In my opinion, other than their run-blocking, which was just outstanding, and other than Washington, who had an outstanding season as a receiver, the Missouri receiving corps was very, very good, but because of inconsistency, they fell a little short of being as good as they could have been. A lack of consistency catching the football plagued several of Missouri’s receivers, and at times, and especially against the better secondaries they faced, some of the Missouri receivers struggled to gain separation in their routes. Still, there were plenty of great individual moments and games for Missouri’s receivers. As a unit, they were at times dominant. But, in my opinion, inconsistency kept them from being even better.

Individually, Green-Beckham turned in some spectacular plays and games. At Kentucky, the 6’6” sophomore was dominant in the red zone, as he caught a school-record 4 TD passes. But, he also turned in games in which he had at least 4 dropped passes. Lucas was another one who had his share of success, but also too many dropped balls. That’s some of the disappointing inconsistency to which I refer, and that kept the Missouri receivers from realizing their full potential.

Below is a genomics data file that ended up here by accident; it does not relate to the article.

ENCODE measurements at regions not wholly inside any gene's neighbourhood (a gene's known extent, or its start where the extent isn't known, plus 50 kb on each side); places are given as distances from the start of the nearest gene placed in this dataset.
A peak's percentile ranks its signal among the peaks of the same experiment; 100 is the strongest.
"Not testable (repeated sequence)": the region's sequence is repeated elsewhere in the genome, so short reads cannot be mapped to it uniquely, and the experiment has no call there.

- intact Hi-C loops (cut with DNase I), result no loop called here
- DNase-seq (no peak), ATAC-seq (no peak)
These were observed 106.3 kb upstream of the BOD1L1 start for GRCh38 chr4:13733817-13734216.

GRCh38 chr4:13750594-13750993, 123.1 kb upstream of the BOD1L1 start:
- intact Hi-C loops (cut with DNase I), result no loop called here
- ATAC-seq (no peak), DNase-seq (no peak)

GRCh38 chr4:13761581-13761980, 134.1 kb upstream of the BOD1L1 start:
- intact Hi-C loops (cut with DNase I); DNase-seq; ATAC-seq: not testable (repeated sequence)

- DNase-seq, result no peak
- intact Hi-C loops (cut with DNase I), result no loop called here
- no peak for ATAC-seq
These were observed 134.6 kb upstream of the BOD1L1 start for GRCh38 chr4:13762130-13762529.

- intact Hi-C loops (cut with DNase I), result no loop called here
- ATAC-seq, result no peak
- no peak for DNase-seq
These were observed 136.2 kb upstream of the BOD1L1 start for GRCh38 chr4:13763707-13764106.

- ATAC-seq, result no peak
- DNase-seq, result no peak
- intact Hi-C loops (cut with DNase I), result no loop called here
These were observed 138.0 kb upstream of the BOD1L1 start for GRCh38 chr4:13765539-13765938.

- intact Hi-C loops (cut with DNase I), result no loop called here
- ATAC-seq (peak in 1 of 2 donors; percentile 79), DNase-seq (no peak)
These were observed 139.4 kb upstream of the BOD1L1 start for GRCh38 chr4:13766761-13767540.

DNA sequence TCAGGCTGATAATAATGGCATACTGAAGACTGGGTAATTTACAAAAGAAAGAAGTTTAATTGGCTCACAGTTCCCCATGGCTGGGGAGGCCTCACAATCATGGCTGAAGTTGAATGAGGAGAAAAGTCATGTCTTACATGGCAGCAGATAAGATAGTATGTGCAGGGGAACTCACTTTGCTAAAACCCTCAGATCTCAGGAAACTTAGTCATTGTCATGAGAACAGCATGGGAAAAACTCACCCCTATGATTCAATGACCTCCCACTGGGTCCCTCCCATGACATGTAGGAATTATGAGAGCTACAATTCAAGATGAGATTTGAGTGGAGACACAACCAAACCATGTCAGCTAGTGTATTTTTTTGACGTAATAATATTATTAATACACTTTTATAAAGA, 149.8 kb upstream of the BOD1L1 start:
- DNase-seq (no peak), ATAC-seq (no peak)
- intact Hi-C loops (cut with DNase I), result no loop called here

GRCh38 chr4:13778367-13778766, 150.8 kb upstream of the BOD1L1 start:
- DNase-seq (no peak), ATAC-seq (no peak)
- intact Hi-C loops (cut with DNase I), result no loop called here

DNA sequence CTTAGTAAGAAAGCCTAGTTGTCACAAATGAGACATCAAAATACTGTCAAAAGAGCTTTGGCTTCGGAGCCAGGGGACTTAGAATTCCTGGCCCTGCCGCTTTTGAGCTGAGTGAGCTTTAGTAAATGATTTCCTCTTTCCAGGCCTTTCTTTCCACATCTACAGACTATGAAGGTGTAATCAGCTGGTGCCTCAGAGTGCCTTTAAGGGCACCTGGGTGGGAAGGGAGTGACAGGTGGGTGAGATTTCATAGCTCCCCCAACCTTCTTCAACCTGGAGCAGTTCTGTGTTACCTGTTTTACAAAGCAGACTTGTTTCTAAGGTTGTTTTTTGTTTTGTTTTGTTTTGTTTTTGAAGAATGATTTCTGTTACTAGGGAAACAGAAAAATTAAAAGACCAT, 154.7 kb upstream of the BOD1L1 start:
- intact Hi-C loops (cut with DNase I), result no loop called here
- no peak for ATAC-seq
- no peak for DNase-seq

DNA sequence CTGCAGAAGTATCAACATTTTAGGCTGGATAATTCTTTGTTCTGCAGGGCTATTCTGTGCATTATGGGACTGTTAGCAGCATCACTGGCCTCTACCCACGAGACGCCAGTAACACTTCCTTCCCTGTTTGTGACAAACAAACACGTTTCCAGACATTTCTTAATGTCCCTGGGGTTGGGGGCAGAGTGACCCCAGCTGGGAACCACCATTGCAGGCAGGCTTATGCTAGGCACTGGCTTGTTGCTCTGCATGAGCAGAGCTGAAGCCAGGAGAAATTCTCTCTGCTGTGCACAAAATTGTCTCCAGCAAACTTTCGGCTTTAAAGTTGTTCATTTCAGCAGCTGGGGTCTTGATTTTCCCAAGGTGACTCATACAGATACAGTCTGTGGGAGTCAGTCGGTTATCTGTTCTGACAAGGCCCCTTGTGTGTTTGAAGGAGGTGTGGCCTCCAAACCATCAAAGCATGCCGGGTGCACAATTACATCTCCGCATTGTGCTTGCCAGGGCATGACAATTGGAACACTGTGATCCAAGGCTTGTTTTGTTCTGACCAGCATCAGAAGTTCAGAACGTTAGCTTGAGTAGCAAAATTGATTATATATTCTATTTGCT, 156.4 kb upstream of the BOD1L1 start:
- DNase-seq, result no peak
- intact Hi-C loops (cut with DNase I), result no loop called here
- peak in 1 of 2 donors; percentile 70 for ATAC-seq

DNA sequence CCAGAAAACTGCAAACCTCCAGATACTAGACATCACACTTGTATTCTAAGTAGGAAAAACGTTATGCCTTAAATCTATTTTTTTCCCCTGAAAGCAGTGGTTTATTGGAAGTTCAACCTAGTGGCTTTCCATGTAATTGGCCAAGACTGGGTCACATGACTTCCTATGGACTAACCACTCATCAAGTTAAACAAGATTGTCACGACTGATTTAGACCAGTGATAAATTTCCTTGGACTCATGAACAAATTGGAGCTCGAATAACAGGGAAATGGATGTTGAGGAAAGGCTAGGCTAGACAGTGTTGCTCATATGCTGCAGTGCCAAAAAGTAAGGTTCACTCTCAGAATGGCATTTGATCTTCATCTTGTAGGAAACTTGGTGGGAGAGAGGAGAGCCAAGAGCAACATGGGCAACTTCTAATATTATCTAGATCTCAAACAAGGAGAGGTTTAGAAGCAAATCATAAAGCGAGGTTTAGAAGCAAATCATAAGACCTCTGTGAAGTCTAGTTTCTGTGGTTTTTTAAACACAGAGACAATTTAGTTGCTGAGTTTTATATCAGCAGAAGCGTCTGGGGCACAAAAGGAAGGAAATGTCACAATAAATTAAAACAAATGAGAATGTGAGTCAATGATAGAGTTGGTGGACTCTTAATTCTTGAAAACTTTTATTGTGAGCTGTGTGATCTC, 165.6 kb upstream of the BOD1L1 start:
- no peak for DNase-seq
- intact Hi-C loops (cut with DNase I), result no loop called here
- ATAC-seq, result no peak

Depth was definitely a strength of this year’s receiving corps, and because of quality depth, the Tigers were able to rely on substitution as a strategic element of their up-tempo, no-huddle offense. In addition to Missouri’s top five receivers, three other wide-receivers saw regular action for the Tigers this season, including senior Jaleel Clark (10 receptions, 88 yards), who played in 13 games, junior Darius White (7 receptions, 76 yards, 1 TD), who played in all 14 games, and red-shirt freshman Levi Copelin (3 receptions, 61 yards), who played in all 14 games, and who also returned 1 punt for 10 yards.